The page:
La panceta, tocino o tocineta es un producto cárnico o con rodetas que comprende la piel y las capas que se encuentran bajo la piel del cerdo o puerco. Está compuesta de la piel, tocino (grasa) entreverado de carne (de ahí que también se lo denomine «tocino entreverado» o «tocino de veta»). Suele elaborarse ahumado y consumirse salado, teniendo un gran valor energético (aproximadamente 9 calorías por cada gramo).
Es también conocido como bacon (/beicon/) que es una voz inglesa usada en España. En Hispanoamérica, se usan las palabras tocineta y tocino en México, según el tipo. En Argent...
El Sandwich mixto con huevo es un emparedado (generalmente de uno o dos pisos) elaborado sobre tostadas de pan blanco que pueden tener beicon tostado, alguna loncha de queso y lechuga, atún en vinagre (o en aceite) en algo de mahonesa y está "coronado" con un huevo frito. La gracia de este sandwich está en la especie de ventanilla circular que se hace en la tostada superior y que permite dejar ver la yema del huevo frito a través de él.
Este sándwich no tiene una receta fija, y dependerá en gran medida del cocinero, de la región, de los gustos de los consumidores, etc. el ú...
“beicon tostado” would have lomo on it, or back-bacon as you call it.
Quotation from A History of the Cries of London: Ancient and Modern
Oh, dearly do I love "Old Cries,"
Your "Lilies all a'blowing!"
Your blossoms blue, still wet with dew,
"Sweet Violets all a'growing!"
I have always been intrigued by the word usage in the title of this Bob Dylan song. Wikipedia mentions that the song was influenced by Irish and Scottish ballads:
Dylan recalled writing the song as a deliberate attempt to create an anthem of change for the moment. In 1985, he told Cameron Cro...
1. OE. a-, originally ar- (rarely preserved, as in ar-æfnan), OHG. ar-, ir- ur- (mod. G. er-), Goth. us- ur-, implying motion onward or away from a position, hence away, on, up, out, and thus with verbs of motion adding intensity; as in a-bide, a-go, a-rise, a-wake, and many obs. verbs; after the analogy of which it was subsequently prefixed to other vbs., not found with it in OE., as a-curse.
@Alenanno: Why is this a problem? We do this on English.SE all the time, it is considered common courtesy to well-meaning questions. I have to strongly disagree with you here. Besides, I feel that we should be generally free to say what we want in comments. — Cerberus1 min ago
About giving the OP of a closed question some hint towards an answer.
@Cerberus it's not off-topic because it is about lojban (it's about actual languages instead, just that lojban is the thing to compare with). it is off topic because it is crazy. what does 'imply decimal' mean? That is incoherent.
The "a-" prefix is a poetic construction that's a holdover from Middle English "y-", which is derived from Old English "ge-", a prefix attached to present and past participles. The usage is still current in German, but in English it's now used almost exclusively in poetry—normally music lyr...
@RegDwighт I think the decimal question could be considered GR (because I would expect people to know how numeral systems are represented in language, it speaks for itself). But anyway, why would you treat GR questions differently?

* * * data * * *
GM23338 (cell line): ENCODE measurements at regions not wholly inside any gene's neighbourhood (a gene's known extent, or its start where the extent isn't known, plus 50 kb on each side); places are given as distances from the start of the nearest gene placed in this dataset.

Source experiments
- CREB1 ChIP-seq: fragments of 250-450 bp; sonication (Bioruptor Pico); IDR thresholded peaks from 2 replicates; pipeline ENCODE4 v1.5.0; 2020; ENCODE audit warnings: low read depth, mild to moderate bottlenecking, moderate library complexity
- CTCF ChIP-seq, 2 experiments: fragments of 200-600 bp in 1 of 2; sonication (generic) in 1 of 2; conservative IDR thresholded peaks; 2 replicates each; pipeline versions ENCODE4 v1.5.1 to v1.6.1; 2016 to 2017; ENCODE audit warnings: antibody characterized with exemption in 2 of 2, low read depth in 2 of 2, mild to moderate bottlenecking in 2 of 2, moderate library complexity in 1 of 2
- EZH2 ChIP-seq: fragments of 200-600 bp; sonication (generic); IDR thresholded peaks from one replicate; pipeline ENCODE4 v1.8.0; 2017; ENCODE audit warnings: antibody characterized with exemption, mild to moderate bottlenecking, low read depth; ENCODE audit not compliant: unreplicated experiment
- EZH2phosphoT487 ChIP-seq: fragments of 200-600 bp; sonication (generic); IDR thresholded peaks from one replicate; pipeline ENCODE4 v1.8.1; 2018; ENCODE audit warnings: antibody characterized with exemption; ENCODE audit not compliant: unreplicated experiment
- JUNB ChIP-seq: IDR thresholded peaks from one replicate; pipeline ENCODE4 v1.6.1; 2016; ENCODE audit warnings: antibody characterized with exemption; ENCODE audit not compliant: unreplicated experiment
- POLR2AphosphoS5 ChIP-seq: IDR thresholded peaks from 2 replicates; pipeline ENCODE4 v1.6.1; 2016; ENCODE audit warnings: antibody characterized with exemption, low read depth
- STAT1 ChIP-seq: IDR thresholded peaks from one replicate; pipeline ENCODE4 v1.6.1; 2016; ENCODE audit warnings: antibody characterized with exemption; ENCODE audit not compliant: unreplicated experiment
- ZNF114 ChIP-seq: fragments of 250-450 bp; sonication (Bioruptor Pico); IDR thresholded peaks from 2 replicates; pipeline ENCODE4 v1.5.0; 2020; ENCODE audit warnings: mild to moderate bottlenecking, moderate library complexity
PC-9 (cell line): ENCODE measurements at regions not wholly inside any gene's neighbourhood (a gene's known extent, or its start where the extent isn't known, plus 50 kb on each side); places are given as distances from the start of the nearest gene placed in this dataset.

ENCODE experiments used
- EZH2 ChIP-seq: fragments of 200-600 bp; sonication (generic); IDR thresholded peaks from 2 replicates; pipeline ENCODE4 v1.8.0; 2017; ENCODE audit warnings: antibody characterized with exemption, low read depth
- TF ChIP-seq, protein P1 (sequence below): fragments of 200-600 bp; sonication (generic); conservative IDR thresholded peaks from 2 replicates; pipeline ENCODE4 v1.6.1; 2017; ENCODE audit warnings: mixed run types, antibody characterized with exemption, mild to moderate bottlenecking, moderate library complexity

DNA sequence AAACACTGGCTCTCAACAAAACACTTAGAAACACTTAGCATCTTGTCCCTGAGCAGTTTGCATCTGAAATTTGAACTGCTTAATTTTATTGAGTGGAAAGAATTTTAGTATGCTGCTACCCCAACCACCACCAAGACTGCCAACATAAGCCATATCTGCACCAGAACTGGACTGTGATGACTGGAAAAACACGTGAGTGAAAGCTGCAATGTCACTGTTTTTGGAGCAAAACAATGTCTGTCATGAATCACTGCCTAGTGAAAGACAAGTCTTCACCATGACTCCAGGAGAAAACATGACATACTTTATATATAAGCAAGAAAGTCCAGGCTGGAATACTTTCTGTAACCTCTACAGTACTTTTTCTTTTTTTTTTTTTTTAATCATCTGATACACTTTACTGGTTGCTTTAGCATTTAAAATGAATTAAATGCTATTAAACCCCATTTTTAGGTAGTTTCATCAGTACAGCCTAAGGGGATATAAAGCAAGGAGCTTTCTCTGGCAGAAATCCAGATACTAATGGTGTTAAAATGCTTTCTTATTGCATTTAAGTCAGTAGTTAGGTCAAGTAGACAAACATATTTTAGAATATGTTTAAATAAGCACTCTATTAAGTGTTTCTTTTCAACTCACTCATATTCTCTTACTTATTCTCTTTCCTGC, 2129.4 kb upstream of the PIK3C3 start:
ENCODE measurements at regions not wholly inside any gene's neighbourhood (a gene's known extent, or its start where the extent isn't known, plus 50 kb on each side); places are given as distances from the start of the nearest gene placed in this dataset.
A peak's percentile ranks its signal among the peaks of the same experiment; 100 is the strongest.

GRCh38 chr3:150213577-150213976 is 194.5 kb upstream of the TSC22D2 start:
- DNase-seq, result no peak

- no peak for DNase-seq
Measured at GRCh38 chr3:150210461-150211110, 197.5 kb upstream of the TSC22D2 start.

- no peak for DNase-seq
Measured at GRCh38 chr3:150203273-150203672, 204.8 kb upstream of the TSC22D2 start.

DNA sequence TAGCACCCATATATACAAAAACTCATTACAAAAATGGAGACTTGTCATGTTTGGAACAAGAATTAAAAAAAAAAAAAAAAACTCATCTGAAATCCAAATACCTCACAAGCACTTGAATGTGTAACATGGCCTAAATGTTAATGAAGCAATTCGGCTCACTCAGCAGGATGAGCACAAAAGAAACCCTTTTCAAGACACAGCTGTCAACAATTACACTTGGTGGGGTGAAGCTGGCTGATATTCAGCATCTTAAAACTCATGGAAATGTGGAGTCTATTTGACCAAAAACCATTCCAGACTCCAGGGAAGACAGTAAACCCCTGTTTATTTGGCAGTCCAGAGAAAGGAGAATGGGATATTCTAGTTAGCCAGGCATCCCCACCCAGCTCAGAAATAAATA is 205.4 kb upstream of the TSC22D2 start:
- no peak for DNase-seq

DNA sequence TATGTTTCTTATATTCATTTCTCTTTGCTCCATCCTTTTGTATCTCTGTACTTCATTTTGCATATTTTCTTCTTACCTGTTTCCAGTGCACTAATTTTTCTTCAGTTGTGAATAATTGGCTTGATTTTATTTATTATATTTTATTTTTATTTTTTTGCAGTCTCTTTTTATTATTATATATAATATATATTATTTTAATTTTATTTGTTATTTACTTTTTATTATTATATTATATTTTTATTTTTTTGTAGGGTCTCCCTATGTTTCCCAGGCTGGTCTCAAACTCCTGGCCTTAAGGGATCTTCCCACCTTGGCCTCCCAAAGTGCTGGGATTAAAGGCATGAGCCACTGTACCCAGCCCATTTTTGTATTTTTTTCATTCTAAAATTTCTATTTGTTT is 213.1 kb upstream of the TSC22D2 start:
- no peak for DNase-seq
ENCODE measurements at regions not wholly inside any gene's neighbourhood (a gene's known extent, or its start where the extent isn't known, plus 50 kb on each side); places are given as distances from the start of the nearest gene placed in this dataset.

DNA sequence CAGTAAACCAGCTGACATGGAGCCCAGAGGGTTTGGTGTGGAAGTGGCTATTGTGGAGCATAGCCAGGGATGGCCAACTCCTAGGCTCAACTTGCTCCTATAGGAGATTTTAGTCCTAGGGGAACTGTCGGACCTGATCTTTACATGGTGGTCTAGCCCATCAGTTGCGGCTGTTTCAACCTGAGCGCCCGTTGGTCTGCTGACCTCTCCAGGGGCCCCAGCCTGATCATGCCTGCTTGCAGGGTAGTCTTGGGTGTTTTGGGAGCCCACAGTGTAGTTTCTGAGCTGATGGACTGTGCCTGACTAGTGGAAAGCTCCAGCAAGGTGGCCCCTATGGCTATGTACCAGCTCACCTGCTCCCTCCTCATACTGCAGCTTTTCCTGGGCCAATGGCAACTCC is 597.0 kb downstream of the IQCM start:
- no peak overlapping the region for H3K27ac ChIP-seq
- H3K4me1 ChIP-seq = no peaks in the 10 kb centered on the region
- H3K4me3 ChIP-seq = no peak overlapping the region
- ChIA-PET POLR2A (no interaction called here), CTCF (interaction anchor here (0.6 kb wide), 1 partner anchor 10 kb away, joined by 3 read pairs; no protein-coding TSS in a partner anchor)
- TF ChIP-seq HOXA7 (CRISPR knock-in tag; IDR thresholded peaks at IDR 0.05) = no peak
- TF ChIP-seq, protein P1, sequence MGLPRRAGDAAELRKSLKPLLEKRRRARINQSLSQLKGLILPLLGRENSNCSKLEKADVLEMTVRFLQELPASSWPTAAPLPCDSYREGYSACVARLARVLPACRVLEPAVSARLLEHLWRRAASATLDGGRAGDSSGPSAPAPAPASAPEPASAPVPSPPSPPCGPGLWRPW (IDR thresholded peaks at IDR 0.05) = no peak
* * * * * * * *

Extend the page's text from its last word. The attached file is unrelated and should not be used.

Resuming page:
Entries in the OED suggest that in both words the a- prefix is derived ultimately from the preposition on, which is used, as in your examples, before the -ing forms of verbs to give the sense of ‘engaged in’. The OED has, for example, this citation from 1883:
Now let us run out and look at t...
Plus we actually are in the position to provide that link. As opposed to off-topic questions, for which part of the reason they are off-topic is that we don't have the slightest idea what you're asking so while we can tell you to please go elsewhere, we can't tell you where.
Etymology: A worn-down proclitic form of OE. preposition an, on. In compounds and common phrases this became a even in OE., as abútan, a timan. The separate an was labialized to on, which form also (in West Saxon) absorbed the prep. in, and so had the meanings on, in; unto, into, to. In 11th c., on began to be reduced before consonants to o, which from its tonelessness soon sank to a /ə/. Before a vowel an was occasionally used; when emphatic on remained. The separate a is now rarely used, being replaced by the full on, in, or the various prepositions which represe…
13. Action; with a verbal sb. taken actively. a. with be: engaged in. arch. or dial. b. with verb of motion: to, into; to go a fishing, come a wooing, fall a laughing, crying, fighting, to set the bells a ringing, to send children a begging. Archit. or dial. save in a few phrases, as to go a begging (mostly of offices); and with set, as to set the clock a going, the bells a ringing, folk a thinking, where also a is often omitted.
1621 Burton Anat. Mel. (1651) iii. 4. i. 3. 667 ― ··he would burst out a laughing. 1692 Bentley B.L. 61 ― Watches must be wound up to set them a going. 1715 Burnet Hist. own Time II. 207 (1766) ― As soon as he was taken he fell a crying. 1788 Th. Jefferson Writings II. 373 (1859) ― We were able to set the loan a going again. Mod. ― Such positions rarely go a begging.